- The Washington Times - Thursday, November 27, 2008

TEL AVIV, ISRAEL (AP) - The Israeli government has offered no plausible explanation for its unprecedented ban on international journalists entering the Gaza Strip, representatives of the foreign media said at a news conference Thursday.

With the ban entering its fourth week, appeals to the Israeli government from foreign governments, the United Nations and the leaders of major news organizations have gone unanswered, the journalists said.

Earlier this week, the Foreign Press Association, which represents international media operating in Israel and the Palestinian territories, asked Israel’s Supreme Court to overturn the travel ban. The court gave the government 15 days to respond.

“We believe the current denial of access amounts to a serious violation of freedom of the press, and runs counter to Israel’s own claims that it is a democracy that respects media liberties,” said the association’s chairman, Steven Gutkin, who also serves as Associated Press bureau chief in Jerusalem.

Leaders of the world’s biggest media organizations filed a protest with Israeli Prime Minister Ehud Olmert last week, urging the government to lift the ban _ imposed after a 5-month-old truce began unraveling three weeks ago in a flurry of Israeli airstrikes against militants and Palestinian rocket barrages targeting Israeli towns.

Olmert has not responded to the letter.

Those signing the letter included AP Chief Executive and President Tom Curley, Reuters Editor-in-Chief David Schlesinger, New York Times Executive Editor Bill Keller, ABC News President David Westin, BBC News Director Helen Boaden and other top executives from CNN, the Canadian TV network CTV, the German broadcaster ZDF, and the French news service Agence France Presse.

Israeli authorities have said little about why journalists are not allowed into Gaza, saying reporters are not being singled out because many others are also being kept out and that access will be restored when Palestinian militants stop firing rockets.

Israeli Defense Ministry Shlomo Dror has mentioned what he called unfair Gaza coverage when speaking about the ban, and other officials have cited security concerns for the denial of access.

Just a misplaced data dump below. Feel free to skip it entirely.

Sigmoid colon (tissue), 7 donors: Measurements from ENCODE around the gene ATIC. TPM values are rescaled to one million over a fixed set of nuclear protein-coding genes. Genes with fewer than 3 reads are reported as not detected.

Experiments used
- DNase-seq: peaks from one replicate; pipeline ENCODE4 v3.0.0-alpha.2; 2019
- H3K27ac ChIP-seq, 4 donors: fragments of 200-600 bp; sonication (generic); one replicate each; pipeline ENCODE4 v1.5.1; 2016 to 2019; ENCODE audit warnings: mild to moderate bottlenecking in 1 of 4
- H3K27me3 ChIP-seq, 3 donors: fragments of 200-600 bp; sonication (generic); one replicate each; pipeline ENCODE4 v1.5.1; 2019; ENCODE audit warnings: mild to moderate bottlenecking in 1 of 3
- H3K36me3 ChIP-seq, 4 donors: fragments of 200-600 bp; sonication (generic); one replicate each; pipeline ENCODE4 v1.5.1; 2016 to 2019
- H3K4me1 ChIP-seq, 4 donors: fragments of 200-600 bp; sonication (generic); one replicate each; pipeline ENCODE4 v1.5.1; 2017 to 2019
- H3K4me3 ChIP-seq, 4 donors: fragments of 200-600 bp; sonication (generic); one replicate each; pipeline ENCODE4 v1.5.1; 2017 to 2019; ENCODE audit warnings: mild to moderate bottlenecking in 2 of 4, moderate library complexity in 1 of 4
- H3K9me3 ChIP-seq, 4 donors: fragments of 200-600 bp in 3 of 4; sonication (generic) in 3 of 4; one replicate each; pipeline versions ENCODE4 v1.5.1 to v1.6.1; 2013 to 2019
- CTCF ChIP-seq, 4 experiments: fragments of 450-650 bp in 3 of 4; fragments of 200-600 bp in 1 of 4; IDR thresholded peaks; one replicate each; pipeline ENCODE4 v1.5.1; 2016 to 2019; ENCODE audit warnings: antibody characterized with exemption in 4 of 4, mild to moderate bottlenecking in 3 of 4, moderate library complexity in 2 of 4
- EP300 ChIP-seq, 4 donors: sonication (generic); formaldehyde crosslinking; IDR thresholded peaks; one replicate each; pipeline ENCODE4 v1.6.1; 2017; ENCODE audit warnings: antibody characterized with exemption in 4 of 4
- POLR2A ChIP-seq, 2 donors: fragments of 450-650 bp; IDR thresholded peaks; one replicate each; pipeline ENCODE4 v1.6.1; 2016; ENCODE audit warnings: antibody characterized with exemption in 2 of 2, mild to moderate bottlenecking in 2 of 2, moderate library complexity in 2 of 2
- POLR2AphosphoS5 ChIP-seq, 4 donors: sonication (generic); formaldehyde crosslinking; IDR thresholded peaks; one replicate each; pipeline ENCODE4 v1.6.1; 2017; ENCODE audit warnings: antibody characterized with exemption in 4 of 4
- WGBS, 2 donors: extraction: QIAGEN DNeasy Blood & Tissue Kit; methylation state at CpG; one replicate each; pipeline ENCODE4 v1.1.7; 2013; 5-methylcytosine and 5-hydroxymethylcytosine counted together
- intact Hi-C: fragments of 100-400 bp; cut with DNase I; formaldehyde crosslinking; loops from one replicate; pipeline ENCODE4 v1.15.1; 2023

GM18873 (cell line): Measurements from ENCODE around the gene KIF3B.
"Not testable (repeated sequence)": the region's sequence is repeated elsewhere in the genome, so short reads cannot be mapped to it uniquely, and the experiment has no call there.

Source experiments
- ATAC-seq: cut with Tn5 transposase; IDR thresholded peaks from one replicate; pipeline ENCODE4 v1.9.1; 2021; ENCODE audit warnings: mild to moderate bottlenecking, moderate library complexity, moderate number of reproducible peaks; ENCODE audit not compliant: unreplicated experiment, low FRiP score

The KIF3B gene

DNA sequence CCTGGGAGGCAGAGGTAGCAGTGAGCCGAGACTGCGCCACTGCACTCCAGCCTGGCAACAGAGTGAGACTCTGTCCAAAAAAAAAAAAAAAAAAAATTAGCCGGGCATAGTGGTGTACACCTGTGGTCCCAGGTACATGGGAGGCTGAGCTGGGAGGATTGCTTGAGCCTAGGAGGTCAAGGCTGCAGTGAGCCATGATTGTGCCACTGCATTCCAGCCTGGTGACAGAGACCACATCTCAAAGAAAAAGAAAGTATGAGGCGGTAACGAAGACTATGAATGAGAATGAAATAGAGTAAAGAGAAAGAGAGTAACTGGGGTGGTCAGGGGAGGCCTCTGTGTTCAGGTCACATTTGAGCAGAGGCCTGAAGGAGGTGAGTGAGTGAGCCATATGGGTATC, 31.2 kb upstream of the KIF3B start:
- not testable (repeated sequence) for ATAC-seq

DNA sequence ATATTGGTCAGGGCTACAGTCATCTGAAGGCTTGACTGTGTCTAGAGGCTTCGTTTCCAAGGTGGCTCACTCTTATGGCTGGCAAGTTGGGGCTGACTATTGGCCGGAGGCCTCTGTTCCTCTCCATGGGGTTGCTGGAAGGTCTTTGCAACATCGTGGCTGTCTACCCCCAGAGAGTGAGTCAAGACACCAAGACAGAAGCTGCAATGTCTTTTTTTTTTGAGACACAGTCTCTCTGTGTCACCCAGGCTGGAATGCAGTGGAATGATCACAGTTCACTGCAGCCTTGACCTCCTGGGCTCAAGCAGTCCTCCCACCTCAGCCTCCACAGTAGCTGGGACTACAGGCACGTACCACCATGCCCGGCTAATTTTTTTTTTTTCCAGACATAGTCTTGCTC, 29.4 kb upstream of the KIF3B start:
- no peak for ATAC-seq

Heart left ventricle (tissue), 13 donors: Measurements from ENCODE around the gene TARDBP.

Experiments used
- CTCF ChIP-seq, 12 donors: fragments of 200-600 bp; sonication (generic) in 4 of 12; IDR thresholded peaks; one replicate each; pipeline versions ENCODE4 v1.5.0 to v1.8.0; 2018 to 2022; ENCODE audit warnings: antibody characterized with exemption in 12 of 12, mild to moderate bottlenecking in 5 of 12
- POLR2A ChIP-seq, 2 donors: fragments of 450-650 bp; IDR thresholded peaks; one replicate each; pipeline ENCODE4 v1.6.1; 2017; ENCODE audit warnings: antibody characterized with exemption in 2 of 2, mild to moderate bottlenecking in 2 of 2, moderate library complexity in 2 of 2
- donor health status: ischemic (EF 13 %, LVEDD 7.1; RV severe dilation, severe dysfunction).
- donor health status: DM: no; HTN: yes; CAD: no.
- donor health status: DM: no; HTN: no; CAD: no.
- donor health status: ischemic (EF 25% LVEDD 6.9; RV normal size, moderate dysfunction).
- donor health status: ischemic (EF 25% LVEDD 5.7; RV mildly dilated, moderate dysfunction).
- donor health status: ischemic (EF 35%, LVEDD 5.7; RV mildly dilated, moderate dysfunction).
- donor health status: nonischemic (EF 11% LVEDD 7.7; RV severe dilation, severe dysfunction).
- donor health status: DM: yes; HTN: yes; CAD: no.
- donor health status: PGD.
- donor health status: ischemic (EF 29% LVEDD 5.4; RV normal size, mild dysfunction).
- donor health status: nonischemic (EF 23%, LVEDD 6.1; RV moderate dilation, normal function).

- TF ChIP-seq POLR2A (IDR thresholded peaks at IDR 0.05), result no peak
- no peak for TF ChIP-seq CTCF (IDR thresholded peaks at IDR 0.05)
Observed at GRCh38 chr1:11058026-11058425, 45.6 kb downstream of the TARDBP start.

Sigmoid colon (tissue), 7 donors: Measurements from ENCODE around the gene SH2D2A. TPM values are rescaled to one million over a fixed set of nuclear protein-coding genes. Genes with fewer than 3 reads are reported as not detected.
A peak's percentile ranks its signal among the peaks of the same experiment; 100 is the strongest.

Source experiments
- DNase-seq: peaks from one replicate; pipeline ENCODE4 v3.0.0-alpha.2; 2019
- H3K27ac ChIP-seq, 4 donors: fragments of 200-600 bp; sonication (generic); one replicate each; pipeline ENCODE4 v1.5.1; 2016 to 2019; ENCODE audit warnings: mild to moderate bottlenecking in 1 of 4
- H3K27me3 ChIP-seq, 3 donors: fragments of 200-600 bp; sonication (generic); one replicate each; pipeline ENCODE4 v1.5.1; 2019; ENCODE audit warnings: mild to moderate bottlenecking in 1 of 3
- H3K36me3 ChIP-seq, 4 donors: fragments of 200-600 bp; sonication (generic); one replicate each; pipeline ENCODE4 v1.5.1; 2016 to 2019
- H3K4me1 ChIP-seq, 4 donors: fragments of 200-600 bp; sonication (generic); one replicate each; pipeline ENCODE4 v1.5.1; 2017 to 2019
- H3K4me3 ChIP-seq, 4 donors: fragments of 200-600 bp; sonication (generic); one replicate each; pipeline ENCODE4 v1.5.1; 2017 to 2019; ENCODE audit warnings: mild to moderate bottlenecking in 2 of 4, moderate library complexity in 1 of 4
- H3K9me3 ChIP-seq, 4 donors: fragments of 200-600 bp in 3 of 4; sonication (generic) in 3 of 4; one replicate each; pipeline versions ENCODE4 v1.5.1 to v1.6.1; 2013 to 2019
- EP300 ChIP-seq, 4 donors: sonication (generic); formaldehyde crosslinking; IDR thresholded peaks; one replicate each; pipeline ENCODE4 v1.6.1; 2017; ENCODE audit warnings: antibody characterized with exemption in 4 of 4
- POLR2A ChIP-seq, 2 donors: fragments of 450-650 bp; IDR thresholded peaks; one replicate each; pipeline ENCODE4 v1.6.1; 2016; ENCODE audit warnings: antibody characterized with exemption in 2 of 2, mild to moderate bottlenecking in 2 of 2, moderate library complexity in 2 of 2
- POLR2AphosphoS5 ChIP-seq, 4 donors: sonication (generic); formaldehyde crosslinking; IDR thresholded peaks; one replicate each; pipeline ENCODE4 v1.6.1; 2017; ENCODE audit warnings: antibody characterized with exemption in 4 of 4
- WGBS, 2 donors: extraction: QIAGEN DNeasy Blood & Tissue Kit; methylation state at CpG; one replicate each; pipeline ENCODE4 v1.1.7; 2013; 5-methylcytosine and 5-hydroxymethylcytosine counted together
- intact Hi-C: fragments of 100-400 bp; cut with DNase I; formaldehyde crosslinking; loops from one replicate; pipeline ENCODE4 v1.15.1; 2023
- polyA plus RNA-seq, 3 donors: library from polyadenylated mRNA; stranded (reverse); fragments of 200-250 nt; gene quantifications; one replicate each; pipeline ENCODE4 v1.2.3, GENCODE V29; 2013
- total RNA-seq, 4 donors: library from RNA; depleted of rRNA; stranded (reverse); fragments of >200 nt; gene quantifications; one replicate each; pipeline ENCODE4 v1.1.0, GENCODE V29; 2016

At their news conference Thursday, journalists said none of these explanations is plausible. Israel cannot justify the ban on security grounds, they said, because in the past the Erez crossing _ the only entry point for foreigners into Gaza _ has remained open during far worse fighting than now. In addition, they noted that the crossing is still being opened for limited humanitarian traffic.

“The safety argument falls down when you go to Erez crossing and you see an old sick woman crossing Erez in a wheel chair, and if it’s safe enough for her, it’s safe enough for me and my staff,” said British Broadcasting Company journalist Jo Floto.

Israeli government spokesman Mark Regev rejected the notion that the Gaza ban violates press freedom.

“Israel cherishes the freedom of the press,” he said. “All journalists who work in Israel know that freedom for a fact.”

Floto noted that the only countries in the world where BBC journalists are currently denied access are North Korea, Burma and Zimbabwe.

“We don’t want Gaza to join that very select and regrettable club,” he said.

The Israeli government has long banned Israeli journalists from entering Gaza because of fears for their safety, but foreign reporters have been permitted to go in, even during times of heavy fighting.

In the past two weeks, coverage in Gaza has been largely left to local Palestinian staffers and a handful of foreign journalists who entered before the closure went into effect, including two AP reporters.

Gutkin noted Olmert’s comments earlier this week after a visit to Washington D.C.’s Newseum, a museum dedicated to journalism, expressing his pride in Israel’s record on a free press.

“Now Israel has a chance to match those words with policy,” Gutkin said.

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